Also included in the exhibition are a series of new fluorescent silkscreened Women Parts, porcelain-baked enamel on steel panels, halftoned models on linen, and mirror polished stainless steel works with etched figures—which resonate with the neon lights, layering images in reflection.
Definitely check this one out while you can.
Ryan McGinness Figure Drawings will be on Exhibit through June 7th, 2014 at Pace Prints, Located at 521 Westr 26th Street in the Chelsea Gallery District
If you think that an artist would be creatively limited by being restricted to use of a canvas that’s only the size of a NYC Transit Metrocard, you’d be surprised! In an open call for artists, Single Fare 3 (the third in a series of semi-annual art exhibits whose only guideline is that the art must incorporate a Metrocard), Single Fare curators Jean-Pierre Roy and Michael Kagan were flooded with thousands of submissions for this year’s show at RH Gallery in Tribeca. The art ranges widely from classic portraiture, cartoons, sculpture, interactive pieces, famous people, pop culture references, Metrocards re-purposed as utilitarian objects, lots of nudes and even an old fashioned rotoscope device!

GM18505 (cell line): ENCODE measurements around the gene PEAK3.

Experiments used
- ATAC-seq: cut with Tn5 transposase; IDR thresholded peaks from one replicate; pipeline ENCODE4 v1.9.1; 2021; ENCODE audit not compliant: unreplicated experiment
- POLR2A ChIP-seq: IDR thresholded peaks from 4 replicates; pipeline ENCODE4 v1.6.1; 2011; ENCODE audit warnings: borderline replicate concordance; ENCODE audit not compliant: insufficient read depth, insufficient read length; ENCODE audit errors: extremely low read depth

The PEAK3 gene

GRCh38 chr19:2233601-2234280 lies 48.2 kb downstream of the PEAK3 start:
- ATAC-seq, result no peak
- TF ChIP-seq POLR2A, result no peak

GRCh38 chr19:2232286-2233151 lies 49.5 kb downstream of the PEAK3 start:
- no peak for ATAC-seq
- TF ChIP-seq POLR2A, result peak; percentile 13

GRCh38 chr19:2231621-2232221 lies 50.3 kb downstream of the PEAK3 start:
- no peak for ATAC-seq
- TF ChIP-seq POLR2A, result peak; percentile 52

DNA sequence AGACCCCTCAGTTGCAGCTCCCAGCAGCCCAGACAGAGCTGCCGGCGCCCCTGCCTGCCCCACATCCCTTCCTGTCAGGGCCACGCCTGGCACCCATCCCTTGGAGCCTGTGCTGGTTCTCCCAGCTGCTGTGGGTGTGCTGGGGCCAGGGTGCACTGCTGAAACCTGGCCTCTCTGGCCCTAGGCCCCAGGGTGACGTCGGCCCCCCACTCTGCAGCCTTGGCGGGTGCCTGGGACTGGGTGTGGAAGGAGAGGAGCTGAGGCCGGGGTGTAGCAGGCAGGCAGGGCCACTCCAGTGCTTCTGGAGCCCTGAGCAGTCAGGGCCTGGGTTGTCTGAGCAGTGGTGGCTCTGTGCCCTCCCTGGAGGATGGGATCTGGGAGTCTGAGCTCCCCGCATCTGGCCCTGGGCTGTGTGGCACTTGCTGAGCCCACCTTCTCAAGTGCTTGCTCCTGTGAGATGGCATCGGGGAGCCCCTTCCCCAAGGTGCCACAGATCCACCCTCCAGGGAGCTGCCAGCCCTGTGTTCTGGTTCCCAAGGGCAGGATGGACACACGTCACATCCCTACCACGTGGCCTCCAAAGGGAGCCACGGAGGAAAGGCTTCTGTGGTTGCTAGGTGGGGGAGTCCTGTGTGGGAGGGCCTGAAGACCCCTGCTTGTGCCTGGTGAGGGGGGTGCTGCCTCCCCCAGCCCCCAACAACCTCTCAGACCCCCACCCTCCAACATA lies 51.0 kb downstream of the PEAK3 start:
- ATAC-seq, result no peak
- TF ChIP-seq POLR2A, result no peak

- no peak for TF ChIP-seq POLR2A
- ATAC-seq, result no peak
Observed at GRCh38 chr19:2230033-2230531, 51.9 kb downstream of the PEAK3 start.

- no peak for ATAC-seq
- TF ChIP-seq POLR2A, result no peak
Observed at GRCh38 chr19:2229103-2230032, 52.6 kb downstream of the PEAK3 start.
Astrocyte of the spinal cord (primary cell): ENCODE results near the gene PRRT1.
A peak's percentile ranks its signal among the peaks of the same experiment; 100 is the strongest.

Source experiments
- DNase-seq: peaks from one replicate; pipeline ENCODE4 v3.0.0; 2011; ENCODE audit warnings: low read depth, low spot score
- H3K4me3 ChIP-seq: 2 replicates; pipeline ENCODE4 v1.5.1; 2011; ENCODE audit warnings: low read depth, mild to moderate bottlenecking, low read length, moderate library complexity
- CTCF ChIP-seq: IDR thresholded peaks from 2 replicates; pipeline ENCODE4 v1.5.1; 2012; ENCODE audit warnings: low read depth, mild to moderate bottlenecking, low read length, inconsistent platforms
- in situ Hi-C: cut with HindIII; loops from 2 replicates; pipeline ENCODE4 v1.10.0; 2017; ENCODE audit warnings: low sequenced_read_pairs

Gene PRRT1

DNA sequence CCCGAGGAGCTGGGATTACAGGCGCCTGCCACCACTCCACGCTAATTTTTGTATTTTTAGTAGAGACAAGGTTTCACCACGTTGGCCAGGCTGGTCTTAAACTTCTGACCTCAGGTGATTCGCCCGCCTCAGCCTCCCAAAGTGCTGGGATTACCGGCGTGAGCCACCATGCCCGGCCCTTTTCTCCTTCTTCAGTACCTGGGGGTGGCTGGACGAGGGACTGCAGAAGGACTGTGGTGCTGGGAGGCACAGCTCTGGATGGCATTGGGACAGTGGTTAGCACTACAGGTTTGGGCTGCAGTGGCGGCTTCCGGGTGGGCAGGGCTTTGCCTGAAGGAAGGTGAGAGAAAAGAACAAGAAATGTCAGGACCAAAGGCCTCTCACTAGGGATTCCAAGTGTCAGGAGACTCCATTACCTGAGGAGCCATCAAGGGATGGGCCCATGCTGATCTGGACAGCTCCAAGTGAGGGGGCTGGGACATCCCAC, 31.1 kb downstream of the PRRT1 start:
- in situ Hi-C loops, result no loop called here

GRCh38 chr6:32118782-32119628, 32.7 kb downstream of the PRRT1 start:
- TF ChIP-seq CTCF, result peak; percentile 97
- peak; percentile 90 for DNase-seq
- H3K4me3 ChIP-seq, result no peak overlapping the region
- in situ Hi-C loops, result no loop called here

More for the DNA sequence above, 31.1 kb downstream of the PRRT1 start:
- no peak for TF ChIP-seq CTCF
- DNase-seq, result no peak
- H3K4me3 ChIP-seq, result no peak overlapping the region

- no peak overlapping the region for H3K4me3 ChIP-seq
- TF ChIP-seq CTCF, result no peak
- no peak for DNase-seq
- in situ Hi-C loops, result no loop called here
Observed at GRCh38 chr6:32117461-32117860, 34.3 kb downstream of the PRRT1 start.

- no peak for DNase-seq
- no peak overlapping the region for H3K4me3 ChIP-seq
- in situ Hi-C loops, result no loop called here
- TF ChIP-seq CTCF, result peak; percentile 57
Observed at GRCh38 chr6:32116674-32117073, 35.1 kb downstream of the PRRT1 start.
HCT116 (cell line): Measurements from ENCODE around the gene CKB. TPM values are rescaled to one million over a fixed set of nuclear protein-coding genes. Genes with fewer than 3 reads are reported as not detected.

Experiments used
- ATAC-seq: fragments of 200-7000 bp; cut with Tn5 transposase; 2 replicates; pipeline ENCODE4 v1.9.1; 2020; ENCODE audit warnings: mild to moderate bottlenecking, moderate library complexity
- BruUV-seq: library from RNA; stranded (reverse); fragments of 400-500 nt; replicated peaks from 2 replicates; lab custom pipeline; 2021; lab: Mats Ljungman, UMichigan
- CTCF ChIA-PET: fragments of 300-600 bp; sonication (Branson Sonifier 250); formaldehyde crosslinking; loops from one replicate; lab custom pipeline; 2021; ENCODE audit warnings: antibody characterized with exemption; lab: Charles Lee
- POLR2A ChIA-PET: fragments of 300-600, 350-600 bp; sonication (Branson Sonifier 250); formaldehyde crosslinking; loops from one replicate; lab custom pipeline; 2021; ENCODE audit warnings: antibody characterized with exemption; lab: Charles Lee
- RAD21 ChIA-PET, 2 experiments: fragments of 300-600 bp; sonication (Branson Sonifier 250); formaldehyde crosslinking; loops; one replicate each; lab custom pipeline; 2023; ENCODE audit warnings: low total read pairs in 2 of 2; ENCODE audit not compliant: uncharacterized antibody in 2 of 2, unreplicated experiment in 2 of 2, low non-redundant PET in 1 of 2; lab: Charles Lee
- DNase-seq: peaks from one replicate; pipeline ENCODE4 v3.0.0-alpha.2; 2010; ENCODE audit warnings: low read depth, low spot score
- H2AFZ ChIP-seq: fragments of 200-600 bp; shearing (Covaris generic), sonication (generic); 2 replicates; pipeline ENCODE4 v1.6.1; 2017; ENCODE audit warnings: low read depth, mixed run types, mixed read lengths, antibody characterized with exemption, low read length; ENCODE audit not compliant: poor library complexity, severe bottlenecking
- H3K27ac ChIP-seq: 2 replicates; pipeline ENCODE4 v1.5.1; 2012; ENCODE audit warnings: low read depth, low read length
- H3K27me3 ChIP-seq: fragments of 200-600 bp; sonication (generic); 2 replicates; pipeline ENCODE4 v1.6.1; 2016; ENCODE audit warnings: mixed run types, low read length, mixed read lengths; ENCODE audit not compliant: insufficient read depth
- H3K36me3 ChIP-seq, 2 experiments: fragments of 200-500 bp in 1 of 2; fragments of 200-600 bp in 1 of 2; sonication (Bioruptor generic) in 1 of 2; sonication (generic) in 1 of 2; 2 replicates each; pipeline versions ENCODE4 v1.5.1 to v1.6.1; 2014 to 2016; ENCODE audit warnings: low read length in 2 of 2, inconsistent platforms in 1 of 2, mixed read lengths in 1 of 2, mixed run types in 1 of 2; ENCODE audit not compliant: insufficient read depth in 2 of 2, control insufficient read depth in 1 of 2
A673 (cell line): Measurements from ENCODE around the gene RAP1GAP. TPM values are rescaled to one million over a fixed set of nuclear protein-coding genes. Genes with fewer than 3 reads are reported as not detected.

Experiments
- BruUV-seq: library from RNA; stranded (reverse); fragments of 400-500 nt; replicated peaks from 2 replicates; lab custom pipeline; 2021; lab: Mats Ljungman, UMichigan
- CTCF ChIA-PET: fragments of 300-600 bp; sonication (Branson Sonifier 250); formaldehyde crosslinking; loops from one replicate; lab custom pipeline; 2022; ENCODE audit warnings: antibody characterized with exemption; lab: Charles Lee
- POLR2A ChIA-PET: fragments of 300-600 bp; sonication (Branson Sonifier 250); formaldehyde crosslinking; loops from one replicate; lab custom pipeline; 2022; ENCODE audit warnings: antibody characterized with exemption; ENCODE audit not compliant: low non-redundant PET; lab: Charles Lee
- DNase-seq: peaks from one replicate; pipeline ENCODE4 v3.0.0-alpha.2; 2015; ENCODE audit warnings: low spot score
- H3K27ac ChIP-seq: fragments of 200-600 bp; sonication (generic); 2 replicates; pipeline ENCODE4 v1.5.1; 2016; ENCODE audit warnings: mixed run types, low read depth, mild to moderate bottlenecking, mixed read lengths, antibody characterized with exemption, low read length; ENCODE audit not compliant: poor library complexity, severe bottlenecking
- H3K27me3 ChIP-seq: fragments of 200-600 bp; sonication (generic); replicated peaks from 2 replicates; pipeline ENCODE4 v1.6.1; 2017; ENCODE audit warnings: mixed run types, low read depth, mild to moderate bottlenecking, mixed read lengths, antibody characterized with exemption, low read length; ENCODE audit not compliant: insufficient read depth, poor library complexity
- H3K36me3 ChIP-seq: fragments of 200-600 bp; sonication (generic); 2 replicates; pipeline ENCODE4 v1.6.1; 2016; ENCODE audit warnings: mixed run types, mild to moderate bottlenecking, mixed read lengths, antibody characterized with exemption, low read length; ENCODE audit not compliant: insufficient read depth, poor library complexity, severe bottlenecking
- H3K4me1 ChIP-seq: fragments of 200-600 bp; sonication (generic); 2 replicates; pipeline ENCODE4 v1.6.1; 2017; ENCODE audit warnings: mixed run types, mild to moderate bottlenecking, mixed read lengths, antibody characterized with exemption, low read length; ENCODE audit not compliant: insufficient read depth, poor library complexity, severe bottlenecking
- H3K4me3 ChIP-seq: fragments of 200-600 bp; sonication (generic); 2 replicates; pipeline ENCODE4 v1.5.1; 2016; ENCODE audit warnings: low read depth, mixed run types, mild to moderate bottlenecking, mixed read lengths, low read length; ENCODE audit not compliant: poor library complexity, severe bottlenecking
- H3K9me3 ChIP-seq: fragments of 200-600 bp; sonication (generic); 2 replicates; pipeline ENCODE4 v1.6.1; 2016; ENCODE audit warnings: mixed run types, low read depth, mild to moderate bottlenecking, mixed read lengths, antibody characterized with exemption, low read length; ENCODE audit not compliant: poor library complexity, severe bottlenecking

I was lucky to arrive early and be one of the first dozen people admitted to the gallery, when it looked like this:
But within half an hour the place looked more like this:
Photo by Cojo of ArtSucks.com
Here are photos of some of my favorite art from the show!
Click on any image to enlarge for detail.
These tiny paintings have the look of classic oil portraits.
Single Fare 3 is On Exhibit Only Through February 22nd at RH Gallery, Located at 137 Duane Street in Tribeca, NYC (Just East of West Broadway. Take the 2 or 3 Trains to Chambers Street and Walk Uptown Two Blocks). Hours are Tuesday – Saturday 11:00 AM –7:00 PM.